Thursday will mark the 60th year that I have covered the Manchester Road Race, which was revived in 1945 after a 10-year hiatus.
Six men sat down one night at the Army and Navy Club - just a few months after World War II ended - and decided the time was ripe to restore the Thanksgiving morning race.
Three weeks after that meeting, the holiday race became official. The sponsor was the Army and Navy Club.
There have been many highlights over the years, including some which will be profiled today.
1945 - 1959
The 1945 race needed local flavor and a "name" to attract 5,000 spectators on a cold, rainy day. Charlie Robbins, 25, winner of an unprecedented four national distance titles in 1944, was granted a leave from the Brunswick (Maine) Naval Station to come home. Robbins' name drew immediate attention. He had enjoyed a productive track and cross-country career at Manchester High School and at the University of Connecticut.
Career-wise, he won 11 national titles, the 20K, 25K, 30K and marathon in 1945 in his greatest 12-month span, plus the Manchester.
He easily won, with three other local runners following: Herb Stevenson, Fran Leary and schoolboy stand-out Bob Bray.
Only eight completed the 5-mile course. It was known as the Manchester Five-Miler until 1978; today, the course is 4.748 miles.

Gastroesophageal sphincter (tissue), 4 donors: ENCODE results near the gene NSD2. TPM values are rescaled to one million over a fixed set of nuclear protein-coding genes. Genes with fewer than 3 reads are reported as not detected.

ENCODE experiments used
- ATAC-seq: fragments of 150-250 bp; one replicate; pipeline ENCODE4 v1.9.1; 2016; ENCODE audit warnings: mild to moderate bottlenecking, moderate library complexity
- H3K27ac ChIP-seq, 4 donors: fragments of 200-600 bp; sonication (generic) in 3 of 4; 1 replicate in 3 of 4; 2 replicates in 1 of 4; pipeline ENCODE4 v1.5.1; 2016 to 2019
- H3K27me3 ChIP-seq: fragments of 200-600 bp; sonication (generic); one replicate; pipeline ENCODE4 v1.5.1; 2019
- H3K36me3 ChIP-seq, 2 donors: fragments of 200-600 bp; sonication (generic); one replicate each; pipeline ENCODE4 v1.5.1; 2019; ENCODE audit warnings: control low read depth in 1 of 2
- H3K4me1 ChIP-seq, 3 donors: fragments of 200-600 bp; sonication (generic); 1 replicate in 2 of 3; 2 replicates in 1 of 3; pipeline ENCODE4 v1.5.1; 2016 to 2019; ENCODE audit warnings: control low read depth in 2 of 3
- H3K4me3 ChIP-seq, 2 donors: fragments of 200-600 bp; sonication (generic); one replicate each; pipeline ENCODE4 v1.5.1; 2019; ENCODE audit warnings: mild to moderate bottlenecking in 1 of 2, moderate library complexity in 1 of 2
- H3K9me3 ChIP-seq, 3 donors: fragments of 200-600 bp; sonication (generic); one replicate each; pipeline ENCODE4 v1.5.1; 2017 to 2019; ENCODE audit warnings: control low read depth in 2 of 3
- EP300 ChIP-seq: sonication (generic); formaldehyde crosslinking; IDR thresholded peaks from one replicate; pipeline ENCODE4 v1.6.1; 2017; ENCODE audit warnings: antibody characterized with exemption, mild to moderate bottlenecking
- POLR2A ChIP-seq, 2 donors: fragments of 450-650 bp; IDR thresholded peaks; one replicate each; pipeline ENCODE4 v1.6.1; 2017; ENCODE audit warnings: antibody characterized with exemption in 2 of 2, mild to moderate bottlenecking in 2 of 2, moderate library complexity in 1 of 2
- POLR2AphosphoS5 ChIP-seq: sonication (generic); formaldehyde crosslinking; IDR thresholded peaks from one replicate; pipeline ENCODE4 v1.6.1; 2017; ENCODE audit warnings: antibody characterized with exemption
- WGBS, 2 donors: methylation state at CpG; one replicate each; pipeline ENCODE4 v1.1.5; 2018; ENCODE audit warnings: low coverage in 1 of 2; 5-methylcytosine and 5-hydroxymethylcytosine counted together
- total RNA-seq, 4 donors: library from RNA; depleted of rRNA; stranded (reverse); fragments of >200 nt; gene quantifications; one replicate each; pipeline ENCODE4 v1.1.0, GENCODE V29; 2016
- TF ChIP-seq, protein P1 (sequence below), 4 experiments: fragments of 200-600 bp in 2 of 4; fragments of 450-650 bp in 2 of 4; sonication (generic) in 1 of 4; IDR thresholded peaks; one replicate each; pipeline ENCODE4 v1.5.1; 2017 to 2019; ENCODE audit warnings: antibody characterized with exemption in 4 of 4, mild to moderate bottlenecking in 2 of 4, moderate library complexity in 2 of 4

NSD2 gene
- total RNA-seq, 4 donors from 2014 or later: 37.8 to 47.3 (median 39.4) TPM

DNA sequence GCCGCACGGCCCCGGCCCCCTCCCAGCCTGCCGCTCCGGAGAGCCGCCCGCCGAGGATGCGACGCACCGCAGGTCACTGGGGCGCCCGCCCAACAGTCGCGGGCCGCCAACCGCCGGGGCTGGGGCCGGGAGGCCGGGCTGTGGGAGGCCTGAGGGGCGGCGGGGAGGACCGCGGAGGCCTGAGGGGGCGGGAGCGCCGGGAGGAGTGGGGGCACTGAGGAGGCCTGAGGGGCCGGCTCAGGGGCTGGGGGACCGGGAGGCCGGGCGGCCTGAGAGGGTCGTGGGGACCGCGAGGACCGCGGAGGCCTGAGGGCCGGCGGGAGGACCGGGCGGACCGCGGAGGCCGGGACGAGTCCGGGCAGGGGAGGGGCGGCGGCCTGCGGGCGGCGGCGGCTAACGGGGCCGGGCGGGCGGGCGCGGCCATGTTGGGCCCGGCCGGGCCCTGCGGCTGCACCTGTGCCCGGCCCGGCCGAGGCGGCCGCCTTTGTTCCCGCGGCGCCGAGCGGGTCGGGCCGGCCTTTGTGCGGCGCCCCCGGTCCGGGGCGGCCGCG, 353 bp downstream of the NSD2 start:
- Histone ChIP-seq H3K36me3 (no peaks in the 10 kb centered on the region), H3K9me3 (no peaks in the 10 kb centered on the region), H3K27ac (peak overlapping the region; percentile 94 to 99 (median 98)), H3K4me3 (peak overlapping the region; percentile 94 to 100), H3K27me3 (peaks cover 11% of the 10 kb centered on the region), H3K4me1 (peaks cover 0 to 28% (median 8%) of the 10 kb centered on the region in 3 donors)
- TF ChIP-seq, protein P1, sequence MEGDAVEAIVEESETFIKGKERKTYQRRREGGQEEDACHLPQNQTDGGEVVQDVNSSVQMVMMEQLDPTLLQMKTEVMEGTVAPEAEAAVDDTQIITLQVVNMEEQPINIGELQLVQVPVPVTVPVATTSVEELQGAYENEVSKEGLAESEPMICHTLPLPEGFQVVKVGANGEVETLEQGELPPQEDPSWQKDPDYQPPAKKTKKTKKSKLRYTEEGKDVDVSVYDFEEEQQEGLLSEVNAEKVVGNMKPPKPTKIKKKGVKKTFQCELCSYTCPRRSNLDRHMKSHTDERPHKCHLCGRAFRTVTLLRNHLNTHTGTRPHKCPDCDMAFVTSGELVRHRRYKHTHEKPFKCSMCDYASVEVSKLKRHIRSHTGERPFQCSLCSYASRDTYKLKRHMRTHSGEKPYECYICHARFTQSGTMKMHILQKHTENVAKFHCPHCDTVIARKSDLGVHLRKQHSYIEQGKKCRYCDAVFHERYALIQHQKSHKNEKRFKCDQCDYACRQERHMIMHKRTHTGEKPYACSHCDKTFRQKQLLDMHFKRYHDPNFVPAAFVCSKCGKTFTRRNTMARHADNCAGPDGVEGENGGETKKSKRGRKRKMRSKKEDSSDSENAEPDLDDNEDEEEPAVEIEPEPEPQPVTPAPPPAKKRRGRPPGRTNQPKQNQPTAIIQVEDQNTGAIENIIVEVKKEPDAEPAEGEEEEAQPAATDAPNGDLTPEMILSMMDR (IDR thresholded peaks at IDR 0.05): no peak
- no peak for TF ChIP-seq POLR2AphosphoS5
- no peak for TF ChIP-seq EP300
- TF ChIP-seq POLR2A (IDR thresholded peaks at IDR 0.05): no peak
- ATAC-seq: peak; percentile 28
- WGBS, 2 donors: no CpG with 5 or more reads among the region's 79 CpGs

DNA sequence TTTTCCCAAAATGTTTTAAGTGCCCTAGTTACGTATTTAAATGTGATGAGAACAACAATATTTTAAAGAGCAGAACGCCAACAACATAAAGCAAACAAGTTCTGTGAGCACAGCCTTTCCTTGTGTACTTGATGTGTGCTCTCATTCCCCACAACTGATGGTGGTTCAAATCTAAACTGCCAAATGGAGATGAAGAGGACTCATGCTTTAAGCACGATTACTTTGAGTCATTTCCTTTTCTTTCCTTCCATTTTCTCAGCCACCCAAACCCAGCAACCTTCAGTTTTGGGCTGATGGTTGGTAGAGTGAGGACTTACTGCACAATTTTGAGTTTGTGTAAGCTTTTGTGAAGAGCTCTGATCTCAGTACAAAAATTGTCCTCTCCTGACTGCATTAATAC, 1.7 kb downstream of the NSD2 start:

There were two non-residents in the race, and one was George Carey of Providence.
Carey thumbed rides to town. He had no money and slept at the police station. He finished last, and was treated to a full-course dinner at the Center Restaurant.
There was no entry fee, and with eight runners and 10 prizes, two runners wound up with two awards - a necktie and a dress shirt. Robbins received a watch from Bray jewelers.
Joe McCluskey, Manchester's all-time great sports figure, was responsible for the popularity of the race in the 1930s. He won in 1930, 1931 and 1932. He survived five years in the Navy, and proved 15 years after his last win that he could still triumph.
McCluskey was 36 in 1947, the oldest to win the Manchester. He was a two-time steeple-chase Olympian.
Little Johnny Kelley arrived on the scene in 1948 and was the most dominant contestant for 15 years.
Kelley came in fourth in 1948, third and second the next two years and in 1951, won the first of six Manchester races. In addition to 1951, he won in 1952, '53, '57, '61, '62. During this time, he twice took out time to run the marathon in the Olympics.
The 1956 race marked the first time one second separated the first- and second-place finishers.
UConn's Charlie Dyson out-sprinted Alan Shaler to win when the race finished in front of Mary Cheney library.
The last Manchester man to cross the finish line first was Peter Close in 1958. The former Manchester High and St. John's star was also an Olympian.